I wish I could tell you that I had a magic formula for writing. It’s what we all want, isn’t it? That alchemical balance of heat, light, and air, with perhaps a dash of electricity to evoke the perfect environment for creative ecstasy.
But unfortunately, save for a scarce few writers in the world, writing is just work. Oh, sure it’s fun. It’s fun to think about, and fun to create–but the actual act of sitting down and putting the ideas in your head in verbal format is just hard work. That’s it. End of story.
Mostly, anyway. I have my routine. Sometimes I can woo the words with candles, music, and beverages (this sounds… rather seductive, but I promise you it’s not even remotely that exciting). Green tea, for instance, if I’m feeling sleepy; wine if I’m writing certain other characters. But when the rubber meets the road, there’s nothing that will decide what happens other than my own fingers.
That said, and the NaNoWriMo month being over, the most important thing to remember is… well, don’t get in your own way. There are always going to be distractions. Billions of distractions. And the more you give in to distractions, the less you’ll write on paper.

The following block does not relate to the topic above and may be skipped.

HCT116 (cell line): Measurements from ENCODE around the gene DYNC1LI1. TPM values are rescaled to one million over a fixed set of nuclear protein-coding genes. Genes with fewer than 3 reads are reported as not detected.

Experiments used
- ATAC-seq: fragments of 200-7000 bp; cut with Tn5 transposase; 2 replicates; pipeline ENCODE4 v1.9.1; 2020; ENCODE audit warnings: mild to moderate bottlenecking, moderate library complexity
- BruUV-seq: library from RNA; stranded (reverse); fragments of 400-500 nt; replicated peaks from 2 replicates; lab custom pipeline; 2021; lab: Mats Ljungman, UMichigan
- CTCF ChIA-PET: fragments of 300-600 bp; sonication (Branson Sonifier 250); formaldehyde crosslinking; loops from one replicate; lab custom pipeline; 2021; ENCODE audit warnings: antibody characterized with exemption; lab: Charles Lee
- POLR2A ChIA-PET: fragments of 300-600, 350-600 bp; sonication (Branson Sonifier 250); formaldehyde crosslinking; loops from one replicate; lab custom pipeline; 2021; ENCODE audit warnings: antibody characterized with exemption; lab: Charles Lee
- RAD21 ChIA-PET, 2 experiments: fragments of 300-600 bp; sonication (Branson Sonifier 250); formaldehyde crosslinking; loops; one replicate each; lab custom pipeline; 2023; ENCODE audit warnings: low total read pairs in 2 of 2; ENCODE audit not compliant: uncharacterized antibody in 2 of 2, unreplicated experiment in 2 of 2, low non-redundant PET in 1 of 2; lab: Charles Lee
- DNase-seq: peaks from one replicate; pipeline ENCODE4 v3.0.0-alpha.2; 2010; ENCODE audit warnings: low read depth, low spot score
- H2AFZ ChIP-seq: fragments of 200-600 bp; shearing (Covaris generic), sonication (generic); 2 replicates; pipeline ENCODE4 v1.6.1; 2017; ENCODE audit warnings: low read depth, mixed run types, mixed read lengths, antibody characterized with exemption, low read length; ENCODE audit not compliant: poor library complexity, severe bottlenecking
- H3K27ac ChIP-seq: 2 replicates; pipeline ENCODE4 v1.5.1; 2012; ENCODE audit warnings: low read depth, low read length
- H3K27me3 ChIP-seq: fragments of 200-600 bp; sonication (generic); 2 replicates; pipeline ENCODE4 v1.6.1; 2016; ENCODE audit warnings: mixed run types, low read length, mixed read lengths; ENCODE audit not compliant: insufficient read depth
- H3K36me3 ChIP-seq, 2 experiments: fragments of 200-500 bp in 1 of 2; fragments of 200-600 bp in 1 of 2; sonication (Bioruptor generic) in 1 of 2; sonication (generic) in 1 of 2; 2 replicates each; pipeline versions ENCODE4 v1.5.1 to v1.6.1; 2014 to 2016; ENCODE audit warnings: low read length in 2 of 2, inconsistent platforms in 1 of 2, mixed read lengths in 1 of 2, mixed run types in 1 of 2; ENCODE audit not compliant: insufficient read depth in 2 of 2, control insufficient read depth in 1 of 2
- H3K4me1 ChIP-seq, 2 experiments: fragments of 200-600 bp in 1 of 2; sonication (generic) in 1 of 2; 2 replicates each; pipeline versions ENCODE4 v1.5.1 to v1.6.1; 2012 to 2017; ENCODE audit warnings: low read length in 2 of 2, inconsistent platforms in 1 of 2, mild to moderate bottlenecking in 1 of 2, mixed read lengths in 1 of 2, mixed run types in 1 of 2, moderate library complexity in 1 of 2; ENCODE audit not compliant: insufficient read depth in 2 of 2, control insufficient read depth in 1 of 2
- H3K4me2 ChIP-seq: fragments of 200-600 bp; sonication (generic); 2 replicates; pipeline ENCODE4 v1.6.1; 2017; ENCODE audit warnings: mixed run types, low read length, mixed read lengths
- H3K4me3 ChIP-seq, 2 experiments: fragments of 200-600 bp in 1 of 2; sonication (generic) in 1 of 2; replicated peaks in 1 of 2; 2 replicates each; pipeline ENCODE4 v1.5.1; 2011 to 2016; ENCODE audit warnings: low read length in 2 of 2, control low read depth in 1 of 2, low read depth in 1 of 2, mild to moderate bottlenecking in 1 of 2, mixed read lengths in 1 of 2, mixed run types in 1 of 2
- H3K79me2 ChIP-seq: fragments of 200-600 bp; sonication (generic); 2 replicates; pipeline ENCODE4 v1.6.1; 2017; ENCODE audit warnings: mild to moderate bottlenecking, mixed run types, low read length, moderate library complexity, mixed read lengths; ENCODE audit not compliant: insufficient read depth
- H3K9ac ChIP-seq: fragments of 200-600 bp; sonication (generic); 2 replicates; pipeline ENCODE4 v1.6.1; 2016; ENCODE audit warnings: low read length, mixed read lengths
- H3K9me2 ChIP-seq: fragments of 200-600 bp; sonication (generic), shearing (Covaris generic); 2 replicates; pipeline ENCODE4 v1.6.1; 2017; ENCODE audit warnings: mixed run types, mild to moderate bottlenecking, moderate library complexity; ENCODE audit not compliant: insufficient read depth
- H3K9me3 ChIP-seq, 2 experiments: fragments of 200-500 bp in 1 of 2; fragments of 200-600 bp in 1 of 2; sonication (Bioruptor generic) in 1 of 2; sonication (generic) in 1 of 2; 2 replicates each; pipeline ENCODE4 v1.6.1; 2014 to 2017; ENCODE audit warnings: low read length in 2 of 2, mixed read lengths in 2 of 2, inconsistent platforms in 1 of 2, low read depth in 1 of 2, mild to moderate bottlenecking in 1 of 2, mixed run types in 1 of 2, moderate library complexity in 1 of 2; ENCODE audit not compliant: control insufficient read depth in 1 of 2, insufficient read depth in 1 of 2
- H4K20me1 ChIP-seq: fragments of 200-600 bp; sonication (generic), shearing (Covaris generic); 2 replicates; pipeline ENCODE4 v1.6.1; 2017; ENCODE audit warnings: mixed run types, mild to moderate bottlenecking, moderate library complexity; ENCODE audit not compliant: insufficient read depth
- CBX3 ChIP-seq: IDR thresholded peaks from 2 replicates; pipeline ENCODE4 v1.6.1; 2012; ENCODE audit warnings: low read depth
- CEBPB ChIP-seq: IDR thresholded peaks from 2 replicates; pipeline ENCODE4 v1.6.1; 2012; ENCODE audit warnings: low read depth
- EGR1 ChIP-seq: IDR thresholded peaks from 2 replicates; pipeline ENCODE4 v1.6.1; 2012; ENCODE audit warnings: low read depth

See, I happen to think that writing isn’t just about physically telling the story with words. It’s about a state of mind. The more you think about your book, the more you let your mind wander (in those spare moments which, as the mother of a two-year-old, I know the scarcity of) into the depths of imagination, the easier it will be to write when the time comes. I think many new writers don’t make a habit of this. They consider time at the computer as their only writing time. But I see it more like an iceberg. There are billions of words, feelings, descriptions, and nuances beneath the surface of a book–that’s what’s in my head. What’s peeking out is the best, the easiest to share; I can always delve deeper if needs be.
At any rate, and in spite of my rambling… if focus is your problem, consider scheduling some time for yourself. I’m personally awful at this, but I find if I can mentally pencil myself in for writing at some point in the evening. I don’t always do it, but sometimes I can trick myself into thinking I will–so, even if I don’t get to the actual act of writing, I’m thinking about writing. And for me, that’s often as productive as anything else.